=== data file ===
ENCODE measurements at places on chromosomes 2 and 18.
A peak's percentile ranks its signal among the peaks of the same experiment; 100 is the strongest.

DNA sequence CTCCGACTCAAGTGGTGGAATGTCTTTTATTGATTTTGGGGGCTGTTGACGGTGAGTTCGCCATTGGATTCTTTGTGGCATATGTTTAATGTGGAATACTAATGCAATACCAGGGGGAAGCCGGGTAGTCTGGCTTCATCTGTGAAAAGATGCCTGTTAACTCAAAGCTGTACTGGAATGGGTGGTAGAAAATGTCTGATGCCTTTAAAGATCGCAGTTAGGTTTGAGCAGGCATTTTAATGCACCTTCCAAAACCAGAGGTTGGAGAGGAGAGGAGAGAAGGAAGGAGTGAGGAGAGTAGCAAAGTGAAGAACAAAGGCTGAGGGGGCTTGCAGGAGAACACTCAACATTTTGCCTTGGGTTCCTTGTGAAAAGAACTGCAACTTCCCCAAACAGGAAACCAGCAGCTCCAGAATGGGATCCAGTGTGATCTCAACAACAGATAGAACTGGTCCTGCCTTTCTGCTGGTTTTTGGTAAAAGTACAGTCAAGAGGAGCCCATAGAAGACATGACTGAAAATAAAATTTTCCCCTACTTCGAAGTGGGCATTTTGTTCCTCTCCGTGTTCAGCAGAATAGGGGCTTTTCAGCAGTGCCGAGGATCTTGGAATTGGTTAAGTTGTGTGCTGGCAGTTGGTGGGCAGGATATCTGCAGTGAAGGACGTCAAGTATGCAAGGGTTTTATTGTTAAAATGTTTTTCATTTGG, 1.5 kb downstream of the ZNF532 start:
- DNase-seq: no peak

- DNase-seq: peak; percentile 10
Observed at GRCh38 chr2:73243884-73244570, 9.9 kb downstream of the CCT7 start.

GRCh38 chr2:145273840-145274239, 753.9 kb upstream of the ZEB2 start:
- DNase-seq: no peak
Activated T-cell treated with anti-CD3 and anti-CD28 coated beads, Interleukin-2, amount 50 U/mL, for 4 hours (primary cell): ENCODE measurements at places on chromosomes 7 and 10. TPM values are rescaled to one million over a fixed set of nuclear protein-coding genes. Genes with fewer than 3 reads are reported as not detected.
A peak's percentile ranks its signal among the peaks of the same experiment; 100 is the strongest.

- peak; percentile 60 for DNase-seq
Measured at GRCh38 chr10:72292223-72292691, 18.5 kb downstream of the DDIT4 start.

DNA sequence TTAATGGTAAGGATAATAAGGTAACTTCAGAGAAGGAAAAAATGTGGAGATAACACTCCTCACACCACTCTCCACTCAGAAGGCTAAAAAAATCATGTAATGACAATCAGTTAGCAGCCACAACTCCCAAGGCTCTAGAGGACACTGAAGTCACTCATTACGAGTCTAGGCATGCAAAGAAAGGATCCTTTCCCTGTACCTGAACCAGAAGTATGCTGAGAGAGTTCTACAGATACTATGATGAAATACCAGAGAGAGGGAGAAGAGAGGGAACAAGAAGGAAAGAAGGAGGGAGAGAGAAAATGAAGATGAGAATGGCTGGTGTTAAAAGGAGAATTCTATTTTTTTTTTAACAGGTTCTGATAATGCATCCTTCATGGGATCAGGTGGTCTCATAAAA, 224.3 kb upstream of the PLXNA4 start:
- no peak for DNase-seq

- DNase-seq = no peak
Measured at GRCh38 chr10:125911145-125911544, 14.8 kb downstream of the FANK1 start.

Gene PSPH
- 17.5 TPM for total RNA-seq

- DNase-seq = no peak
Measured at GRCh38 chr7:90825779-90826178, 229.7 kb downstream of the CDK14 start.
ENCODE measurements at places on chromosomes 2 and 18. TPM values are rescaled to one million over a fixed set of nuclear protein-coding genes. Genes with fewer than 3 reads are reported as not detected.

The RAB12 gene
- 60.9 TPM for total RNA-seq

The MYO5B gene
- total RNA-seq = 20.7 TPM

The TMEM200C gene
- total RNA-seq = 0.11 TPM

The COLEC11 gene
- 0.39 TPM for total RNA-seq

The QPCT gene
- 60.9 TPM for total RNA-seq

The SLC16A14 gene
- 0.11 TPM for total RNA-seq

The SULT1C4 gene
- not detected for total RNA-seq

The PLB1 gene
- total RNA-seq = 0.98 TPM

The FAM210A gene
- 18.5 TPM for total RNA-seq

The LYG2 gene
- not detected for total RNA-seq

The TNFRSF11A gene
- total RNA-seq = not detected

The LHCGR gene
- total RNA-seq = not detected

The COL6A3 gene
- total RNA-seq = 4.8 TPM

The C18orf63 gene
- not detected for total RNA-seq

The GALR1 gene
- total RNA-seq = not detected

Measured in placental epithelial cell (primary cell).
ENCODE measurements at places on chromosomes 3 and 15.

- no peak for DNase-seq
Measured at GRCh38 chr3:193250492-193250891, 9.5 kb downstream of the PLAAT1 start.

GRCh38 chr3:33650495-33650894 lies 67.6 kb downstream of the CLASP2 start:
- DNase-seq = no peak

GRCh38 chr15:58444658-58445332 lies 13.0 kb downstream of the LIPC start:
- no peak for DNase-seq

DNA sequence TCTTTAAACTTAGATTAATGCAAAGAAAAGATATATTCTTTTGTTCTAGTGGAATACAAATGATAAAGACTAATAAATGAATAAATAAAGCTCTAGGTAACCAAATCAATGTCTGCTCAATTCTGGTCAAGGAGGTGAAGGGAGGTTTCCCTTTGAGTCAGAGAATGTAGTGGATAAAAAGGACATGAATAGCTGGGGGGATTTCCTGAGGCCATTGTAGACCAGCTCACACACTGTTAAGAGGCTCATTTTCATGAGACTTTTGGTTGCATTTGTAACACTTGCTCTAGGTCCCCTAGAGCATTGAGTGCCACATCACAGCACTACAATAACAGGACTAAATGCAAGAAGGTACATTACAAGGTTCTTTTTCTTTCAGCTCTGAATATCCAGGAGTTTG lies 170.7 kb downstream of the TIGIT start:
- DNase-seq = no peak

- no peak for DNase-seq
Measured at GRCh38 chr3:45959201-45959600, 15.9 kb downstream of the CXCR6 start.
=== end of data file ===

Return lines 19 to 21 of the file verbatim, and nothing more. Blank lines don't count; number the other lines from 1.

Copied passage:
- DNase-seq = no peak
Measured at GRCh38 chr7:90825779-90826178, 229.7 kb downstream of the CDK14 start.
ENCODE measurements at places on chromosomes 2 and 18. TPM values are rescaled to one million over a fixed set of nuclear protein-coding genes. Genes with fewer than 3 reads are reported as not detected.